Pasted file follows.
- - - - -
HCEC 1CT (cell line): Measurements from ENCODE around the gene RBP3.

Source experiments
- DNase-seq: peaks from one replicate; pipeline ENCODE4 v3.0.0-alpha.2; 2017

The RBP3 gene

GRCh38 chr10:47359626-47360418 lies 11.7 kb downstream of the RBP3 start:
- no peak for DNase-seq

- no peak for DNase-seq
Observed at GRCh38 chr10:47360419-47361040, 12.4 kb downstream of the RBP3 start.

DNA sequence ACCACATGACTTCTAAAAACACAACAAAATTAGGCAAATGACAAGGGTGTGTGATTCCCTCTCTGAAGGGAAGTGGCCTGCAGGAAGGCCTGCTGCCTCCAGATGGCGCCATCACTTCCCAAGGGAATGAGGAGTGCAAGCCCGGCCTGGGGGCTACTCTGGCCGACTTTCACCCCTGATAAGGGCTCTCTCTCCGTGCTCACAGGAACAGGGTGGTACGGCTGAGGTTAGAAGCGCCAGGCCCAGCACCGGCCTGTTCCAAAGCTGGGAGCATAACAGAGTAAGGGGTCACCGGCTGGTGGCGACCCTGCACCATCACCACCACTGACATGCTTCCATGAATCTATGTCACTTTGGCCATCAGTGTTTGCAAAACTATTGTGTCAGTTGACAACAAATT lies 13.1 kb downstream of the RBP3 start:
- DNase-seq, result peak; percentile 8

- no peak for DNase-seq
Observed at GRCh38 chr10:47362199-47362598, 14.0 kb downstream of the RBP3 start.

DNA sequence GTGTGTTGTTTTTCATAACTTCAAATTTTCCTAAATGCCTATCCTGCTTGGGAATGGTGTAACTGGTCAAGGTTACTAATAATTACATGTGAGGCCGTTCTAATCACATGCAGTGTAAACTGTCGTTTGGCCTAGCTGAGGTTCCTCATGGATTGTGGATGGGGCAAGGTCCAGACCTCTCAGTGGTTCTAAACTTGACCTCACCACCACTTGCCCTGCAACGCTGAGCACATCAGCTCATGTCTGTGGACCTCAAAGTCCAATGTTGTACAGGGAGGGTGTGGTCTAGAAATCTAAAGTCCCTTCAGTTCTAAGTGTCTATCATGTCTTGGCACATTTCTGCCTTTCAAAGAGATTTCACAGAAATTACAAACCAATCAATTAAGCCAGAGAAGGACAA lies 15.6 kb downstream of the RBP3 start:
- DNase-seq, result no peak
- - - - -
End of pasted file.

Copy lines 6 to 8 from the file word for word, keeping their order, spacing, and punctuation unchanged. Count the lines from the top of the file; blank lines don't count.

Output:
- no peak for DNase-seq

- no peak for DNase-seq
Observed at GRCh38 chr10:47360419-47361040, 12.4 kb downstream of the RBP3 start.